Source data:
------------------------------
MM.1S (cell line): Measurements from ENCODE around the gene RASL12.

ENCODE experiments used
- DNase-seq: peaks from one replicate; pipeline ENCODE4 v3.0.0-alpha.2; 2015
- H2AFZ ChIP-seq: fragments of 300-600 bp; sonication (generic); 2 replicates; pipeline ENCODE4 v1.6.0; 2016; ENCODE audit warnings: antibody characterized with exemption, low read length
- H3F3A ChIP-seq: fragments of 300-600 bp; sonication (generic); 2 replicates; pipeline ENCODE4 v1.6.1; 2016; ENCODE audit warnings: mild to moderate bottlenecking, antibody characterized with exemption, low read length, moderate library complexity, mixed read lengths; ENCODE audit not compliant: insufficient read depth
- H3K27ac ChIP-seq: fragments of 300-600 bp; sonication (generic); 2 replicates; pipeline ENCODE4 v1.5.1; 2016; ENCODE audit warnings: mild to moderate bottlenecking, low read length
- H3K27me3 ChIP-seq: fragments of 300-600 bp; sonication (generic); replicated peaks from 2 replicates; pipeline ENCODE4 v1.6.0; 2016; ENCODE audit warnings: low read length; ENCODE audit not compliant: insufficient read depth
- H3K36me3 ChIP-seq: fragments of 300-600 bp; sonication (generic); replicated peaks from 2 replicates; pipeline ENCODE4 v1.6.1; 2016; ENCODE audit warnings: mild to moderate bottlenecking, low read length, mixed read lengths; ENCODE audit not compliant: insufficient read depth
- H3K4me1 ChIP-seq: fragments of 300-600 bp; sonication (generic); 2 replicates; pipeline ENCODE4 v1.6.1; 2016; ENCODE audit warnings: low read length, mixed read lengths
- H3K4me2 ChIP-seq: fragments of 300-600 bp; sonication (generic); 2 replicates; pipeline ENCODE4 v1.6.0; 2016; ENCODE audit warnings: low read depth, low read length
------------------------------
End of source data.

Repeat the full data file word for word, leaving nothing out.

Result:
MM.1S (cell line): Measurements from ENCODE around the gene RASL12.

ENCODE experiments used
- DNase-seq: peaks from one replicate; pipeline ENCODE4 v3.0.0-alpha.2; 2015
- H2AFZ ChIP-seq: fragments of 300-600 bp; sonication (generic); 2 replicates; pipeline ENCODE4 v1.6.0; 2016; ENCODE audit warnings: antibody characterized with exemption, low read length
- H3F3A ChIP-seq: fragments of 300-600 bp; sonication (generic); 2 replicates; pipeline ENCODE4 v1.6.1; 2016; ENCODE audit warnings: mild to moderate bottlenecking, antibody characterized with exemption, low read length, moderate library complexity, mixed read lengths; ENCODE audit not compliant: insufficient read depth
- H3K27ac ChIP-seq: fragments of 300-600 bp; sonication (generic); 2 replicates; pipeline ENCODE4 v1.5.1; 2016; ENCODE audit warnings: mild to moderate bottlenecking, low read length
- H3K27me3 ChIP-seq: fragments of 300-600 bp; sonication (generic); replicated peaks from 2 replicates; pipeline ENCODE4 v1.6.0; 2016; ENCODE audit warnings: low read length; ENCODE audit not compliant: insufficient read depth
- H3K36me3 ChIP-seq: fragments of 300-600 bp; sonication (generic); replicated peaks from 2 replicates; pipeline ENCODE4 v1.6.1; 2016; ENCODE audit warnings: mild to moderate bottlenecking, low read length, mixed read lengths; ENCODE audit not compliant: insufficient read depth
- H3K4me1 ChIP-seq: fragments of 300-600 bp; sonication (generic); 2 replicates; pipeline ENCODE4 v1.6.1; 2016; ENCODE audit warnings: low read length, mixed read lengths
- H3K4me2 ChIP-seq: fragments of 300-600 bp; sonication (generic); 2 replicates; pipeline ENCODE4 v1.6.0; 2016; ENCODE audit warnings: low read depth, low read length